Alcoholism in Africa: You know it's a problem here when even I start looking good!
The African village where I have been staying recently has surprised me in a whole bunch of ways. For instance, who'd have thought that I would have gone all the way to rural Africa only to get hooked on prime-time TV! At 8 pm every week night, there I am -- on the couch, getting ready to watch "Generations". Will Dineo try to kill Kenneth? Will Karabo get to adopt Sezwe? And what about Ntombe's father? I can't WAIT to find out!
I also thought that living without running water would be a bitch. No problem. I can now take a complete bath in a bucket and still feel like I've been to a spa.
And germs? "What about germs!" Guess what? Apparently I have a cast-iron stomach. And even the AIDS problem here has surprised me. I had naively assumed that I would be seeing large clumps of emaciated men and women hovering around in the background like hollow-eyed ghosts. Nope. In this particular village, that doesn't seem to be as great a problem as in other villages I've seen. There have been very few funerals here since I arrived. That was a big surprise. I'd been led to believe that there would be several AIDS-related funerals a week. Not happening. Cool!
Another surprise? The women here are awesome. The older ones are wise and the younger ones are spunky. And the village itself is picturesque as hell. This could be a freaking tourist destination. Build a Hilton here and you're set. Think Puerto Vallarta. Think Bali. Think Branson, Missouri. Branson, Missouri? Sure. The music here is great. Even the kindergartners can sing in three-part harmony. Going to church is like going to Carnegie Hall.
And the school in this village? It's as good or better than half the schools in the States.
But the biggest surprise here for me is the sad reality of alcoholism. I just wasn't prepared for that. "Hey baby how ya doin' where ya goin' come talk to me...." How many times do I have to listen to that per day? Don't even ask. Good grief, I'm 65 years old. Could someone actually be that desperate? Apparently so. Come Saturday afternoon -- or Tuesday afternoon or Thursday afternoon or Wednesday morning -- suddenly even I start to look good to all too many of the village's men.
There is a freaking major drinking problem here in this town. And whenever I see a group of men here, I shy away from them. Does this mean that I have finally become a modest, shrinking violet in my old age? Hardly. It's just that the drinking problem here is so huge that even I have been forced to notice. And how can these guys even AFFORD to drink? Most of them seem to be unemployed.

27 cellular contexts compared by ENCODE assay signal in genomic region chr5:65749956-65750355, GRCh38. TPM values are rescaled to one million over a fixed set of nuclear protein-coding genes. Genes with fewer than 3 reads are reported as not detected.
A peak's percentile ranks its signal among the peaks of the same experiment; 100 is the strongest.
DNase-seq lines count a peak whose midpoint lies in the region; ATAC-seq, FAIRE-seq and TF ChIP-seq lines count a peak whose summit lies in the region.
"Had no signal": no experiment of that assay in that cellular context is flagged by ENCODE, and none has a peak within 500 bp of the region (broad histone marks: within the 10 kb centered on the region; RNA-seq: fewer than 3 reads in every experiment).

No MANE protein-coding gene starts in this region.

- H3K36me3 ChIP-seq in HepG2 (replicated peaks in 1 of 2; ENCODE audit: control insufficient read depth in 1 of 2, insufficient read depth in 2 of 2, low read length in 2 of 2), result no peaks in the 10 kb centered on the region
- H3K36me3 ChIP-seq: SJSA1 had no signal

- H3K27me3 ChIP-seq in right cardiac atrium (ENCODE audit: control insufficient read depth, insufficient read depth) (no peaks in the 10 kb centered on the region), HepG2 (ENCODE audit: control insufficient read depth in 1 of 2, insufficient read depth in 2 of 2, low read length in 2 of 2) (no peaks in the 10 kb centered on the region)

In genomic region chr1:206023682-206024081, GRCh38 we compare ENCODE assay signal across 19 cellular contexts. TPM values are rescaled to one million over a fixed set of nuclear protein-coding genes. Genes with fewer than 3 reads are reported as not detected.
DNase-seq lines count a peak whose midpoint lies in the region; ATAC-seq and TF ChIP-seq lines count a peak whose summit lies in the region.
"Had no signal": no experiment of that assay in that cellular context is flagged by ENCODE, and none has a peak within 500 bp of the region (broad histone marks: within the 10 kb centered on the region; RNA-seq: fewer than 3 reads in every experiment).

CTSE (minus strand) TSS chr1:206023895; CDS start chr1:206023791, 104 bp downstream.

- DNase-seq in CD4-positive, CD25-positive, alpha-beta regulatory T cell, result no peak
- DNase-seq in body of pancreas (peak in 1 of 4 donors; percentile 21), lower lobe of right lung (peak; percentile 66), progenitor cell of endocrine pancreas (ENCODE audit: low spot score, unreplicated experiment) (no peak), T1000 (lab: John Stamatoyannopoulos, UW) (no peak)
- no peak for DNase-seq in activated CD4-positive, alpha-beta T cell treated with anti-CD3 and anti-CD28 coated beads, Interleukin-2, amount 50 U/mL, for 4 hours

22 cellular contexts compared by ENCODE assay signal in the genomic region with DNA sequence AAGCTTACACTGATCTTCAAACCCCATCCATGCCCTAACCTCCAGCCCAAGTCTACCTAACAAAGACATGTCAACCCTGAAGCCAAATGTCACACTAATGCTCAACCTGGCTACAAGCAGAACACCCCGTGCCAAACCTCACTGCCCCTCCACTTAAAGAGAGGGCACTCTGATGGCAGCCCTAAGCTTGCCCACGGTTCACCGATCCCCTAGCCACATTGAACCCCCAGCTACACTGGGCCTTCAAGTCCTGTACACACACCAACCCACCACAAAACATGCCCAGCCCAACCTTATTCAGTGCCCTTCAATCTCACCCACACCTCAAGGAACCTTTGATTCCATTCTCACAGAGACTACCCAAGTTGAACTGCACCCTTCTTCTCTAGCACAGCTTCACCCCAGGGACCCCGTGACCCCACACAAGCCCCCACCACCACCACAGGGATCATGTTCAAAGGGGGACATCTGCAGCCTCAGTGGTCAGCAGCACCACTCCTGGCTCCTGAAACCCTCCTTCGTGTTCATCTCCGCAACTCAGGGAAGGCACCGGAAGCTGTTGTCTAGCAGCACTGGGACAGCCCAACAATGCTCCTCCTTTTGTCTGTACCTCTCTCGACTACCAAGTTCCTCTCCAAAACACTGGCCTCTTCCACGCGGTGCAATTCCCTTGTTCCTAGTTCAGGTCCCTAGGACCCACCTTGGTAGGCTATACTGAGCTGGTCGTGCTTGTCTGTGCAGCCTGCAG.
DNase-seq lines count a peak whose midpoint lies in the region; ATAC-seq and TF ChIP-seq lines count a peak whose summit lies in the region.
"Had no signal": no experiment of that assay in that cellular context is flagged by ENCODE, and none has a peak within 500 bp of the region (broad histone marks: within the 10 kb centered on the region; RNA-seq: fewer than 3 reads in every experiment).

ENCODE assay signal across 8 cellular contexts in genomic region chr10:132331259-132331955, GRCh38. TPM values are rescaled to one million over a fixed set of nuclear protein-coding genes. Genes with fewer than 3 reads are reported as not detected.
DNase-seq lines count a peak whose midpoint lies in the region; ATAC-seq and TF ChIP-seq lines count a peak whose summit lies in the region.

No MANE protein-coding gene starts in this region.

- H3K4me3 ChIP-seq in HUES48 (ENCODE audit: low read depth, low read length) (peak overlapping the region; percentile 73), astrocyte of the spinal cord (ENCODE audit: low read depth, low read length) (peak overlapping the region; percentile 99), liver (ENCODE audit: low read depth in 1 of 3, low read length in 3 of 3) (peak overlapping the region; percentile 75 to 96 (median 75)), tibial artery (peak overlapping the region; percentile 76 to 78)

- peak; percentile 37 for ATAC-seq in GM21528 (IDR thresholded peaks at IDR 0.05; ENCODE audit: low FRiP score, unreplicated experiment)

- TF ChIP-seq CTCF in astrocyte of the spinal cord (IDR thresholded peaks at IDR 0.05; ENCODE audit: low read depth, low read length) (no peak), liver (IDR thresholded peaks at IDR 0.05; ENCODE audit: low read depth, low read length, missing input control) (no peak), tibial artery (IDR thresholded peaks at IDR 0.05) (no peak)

"So, Jane. What are you going to DO about it?" asked a friend. That's the trouble with problems. Once you notice them, then you sorta feel like you gotta do something.
"Not a clue. Start an AA?" What CAN be done about drunks? Open a tavern! (Just kidding.) "Solve the unemployment problem?" I don't know! What? You think that I'm Mother Theresa or something? Or Einstein?
What would YOU do if you knew there was a town that was afflicted with drunks who were tearing the social fabric of the community apart? Form a chapter of the Hells Angels? What makes a man want to drink to oblivion every day? What makes a man so desperate that he is willing to even hit upon me? And what kind of medicine is there that can cure an illness buried so deep in one's soul? When I figure that one out, I'll let you know.
In the meantime, I am taking my cue from the wise women of this village and keeping totally away from inebriated guys -- which is hard to do in this town, I am surprised to say.
PS: I talked with one village woman recently regarding the causes of alcoholism here. "Basically," she said, "it's because there is not much else to do for many of the men here and they initially start drinking as teenagers -- to keep from being bored after school lets out. We need recreational facilities and organized sports for them -- and we also need more jobs. And also there is a colonial history behind the drinking problem here. For generations, white traders used to make money by coming to the villages to build beer halls and sell booze." Like I said, the women here are really aware.
But, sadly, it is the women here who end up getting harassed by the drunks.